from the History of Shelby County, Ohio by A.B.C. Hitchcock; Sidney, Ohio; 1913,
Richmond-Arnold Pub. Co.; Chicago, Illinois
William C. Baker who is one of the valued citizens of Jackson township, is a general farmer and lives one and one-half miles south of Montra, on the west side of the Hussey turnpike road, where are located his 200 acres of well improved land. He was born on this farm, July 22, 1847, and is a son of Jefferson Baker and a grandson of Philip Baker.
His grandfather Philip Baker was born in Pennsylvania and when he came first to Ohio he settled in dark county, four miles from Springfield. He married Mary Elizabeth Kessler, whose parents were natives of Germany, and their children were all born and reared in Clark county, namely: George, William, Jacob, Jefferson, James, Elizabeth, Sarah, Mary and Susan. Of the above family, Sarah lived to the remarkable age of ninety-three years. Philip Baker died a few months before the birth of his son, Jefferson Baker. His widow survived until 1869 and her burial was in the old cemetery at Port Jefferson.
Jefferson Baker came into the world fatherless but he was blessed with a careful mother and she gave him every educational advantage in her power. He became a scholar, for those days, and taught school and penmanship, being an expert with the old-fashioned goose quill, which has not been altogether succeeded by the steel pen, there yet being found old fashioned scriveners who prefer the flexible goose quill of long ago.
Mr. Baker became a farmer, acquiring eighty acres of the large property above alluded to, and subsequently he purchased forty more acres and partly cleared his 120 acres but did not survive into advanced age, his death occurring in his
forty-fifth year. His burial was in the Howell cemetery at Montra. In politics a stanch democrat he was elected on the democratic ticket to the office of township trustee and also served as school director.
His marriage was with Margaret Critten, who was born in Virginia, a daughter of William Critten. She lived to be fifty-four years of age and was the cherished mother of the following children:
Mary Elizabeth, who married Marion Rhynard and they live at Ashley, Mich.;
F. M., who died in May, 1909, in Michigan;
John H., who is a resident of Lake View, O.
The youngest born [George W.], a son, died when aged three years.
William C. Baker attended the district schools in Jackson township and also a select school at Port Jefferson, and afterward followed farming on the homestead during the summers and for thirteen terms taught school in me winter seasons. During this time he married and afterward lived for one winter on his father-in-law's farm in Perry township and then came on the homestead.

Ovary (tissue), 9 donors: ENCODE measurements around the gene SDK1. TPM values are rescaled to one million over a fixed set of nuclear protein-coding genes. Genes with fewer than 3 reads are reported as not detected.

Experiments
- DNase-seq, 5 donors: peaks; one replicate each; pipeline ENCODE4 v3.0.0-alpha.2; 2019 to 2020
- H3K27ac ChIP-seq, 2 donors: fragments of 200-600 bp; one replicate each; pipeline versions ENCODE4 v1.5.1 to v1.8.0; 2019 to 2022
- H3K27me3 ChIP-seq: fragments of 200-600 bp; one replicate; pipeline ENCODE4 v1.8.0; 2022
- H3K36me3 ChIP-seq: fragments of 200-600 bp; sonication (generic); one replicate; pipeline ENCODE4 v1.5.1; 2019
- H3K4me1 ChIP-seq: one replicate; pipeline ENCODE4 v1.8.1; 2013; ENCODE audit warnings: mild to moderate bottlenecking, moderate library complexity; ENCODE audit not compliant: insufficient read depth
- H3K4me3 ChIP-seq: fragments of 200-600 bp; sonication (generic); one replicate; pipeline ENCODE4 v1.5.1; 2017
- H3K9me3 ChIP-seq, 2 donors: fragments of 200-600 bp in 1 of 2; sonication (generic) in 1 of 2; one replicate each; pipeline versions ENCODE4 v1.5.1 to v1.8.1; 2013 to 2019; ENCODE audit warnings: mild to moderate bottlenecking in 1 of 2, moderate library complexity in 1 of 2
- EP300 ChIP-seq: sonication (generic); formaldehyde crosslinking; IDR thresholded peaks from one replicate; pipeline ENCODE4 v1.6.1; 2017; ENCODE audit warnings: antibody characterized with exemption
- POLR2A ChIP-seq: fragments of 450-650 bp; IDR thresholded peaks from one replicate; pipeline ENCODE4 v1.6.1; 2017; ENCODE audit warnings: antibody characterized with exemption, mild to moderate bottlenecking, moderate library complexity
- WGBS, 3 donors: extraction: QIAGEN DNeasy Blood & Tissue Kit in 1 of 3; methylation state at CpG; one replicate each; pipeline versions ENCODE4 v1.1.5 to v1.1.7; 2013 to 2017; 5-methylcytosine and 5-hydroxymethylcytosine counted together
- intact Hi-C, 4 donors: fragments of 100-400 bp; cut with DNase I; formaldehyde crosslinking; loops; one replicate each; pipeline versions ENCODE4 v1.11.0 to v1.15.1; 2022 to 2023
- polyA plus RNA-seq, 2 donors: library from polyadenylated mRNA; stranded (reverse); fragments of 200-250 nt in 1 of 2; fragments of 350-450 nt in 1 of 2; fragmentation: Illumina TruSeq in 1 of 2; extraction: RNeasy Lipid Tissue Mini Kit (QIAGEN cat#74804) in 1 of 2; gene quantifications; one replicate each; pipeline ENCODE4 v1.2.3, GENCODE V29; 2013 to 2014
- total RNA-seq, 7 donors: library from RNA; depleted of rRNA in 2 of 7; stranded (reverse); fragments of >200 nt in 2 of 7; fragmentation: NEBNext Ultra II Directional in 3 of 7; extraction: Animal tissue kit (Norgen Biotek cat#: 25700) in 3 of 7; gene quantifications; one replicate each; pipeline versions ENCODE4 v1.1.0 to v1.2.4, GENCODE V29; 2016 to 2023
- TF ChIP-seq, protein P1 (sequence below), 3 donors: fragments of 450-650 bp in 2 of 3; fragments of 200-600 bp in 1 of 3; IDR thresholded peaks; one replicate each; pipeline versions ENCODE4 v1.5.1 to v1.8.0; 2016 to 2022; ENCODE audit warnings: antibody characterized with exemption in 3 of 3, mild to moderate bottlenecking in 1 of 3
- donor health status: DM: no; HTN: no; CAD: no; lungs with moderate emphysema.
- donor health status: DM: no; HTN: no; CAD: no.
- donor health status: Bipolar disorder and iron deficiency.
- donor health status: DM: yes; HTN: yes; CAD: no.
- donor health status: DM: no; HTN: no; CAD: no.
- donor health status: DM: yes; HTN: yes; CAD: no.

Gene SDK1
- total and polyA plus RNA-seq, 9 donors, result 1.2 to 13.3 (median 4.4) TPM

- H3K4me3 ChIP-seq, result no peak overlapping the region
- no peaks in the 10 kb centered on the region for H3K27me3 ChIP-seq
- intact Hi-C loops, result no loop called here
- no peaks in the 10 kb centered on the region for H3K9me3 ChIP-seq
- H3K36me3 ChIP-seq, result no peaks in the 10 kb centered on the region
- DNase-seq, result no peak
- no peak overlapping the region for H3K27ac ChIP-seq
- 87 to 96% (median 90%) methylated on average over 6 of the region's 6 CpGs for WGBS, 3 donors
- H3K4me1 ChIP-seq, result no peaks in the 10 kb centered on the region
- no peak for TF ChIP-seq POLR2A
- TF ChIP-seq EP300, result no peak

The present residence and barn were built by Mr. Baker's father in 1870 but he has enlarged and-improved them and completed the clearing of the land and, as a business, carries on a general agricultural line. Very often he has been called to positions of public responsibility and on the democratic ticket was elected county commissioner and served six years; served two terms as land appraiser; was township clerk and a trustee of Jackson township and for twenty-five years has served on the school board. He is interested in the Farmers Telephone Company.
Mr. Baker was first married to Miss Mary C. Thompson, a daughter of the late James Thompson of Perry township. She is survived by one son, Allen, who married Alice Lefever. Mr. Baker's second marriage was to Miss Eureka Schmidt, and to this union the following children were born:
Nora, who is the wife of Clarence Steenrod, residing at Maplewood, O.;
Milton, who is a resident of Maplewood, married Eva Clinehens;
May, who lives at home;
Leo and Lina, twins, the former of whom married Lillie Fogt and the latter,
Roscoe, who was a student at Harvard University, Boston, who is a natural mechanic, is in the well digging and pump repairing business at Montra;
Ida, who lives at home; and
Bessie and Clara who are yet in school.
The family belongs to the Disciples church. He is identified with the local Grange and with the K. O. T. M. [Knights of Maccabees] Mr. Baker and family are among the most representative people in this part of Shelby county.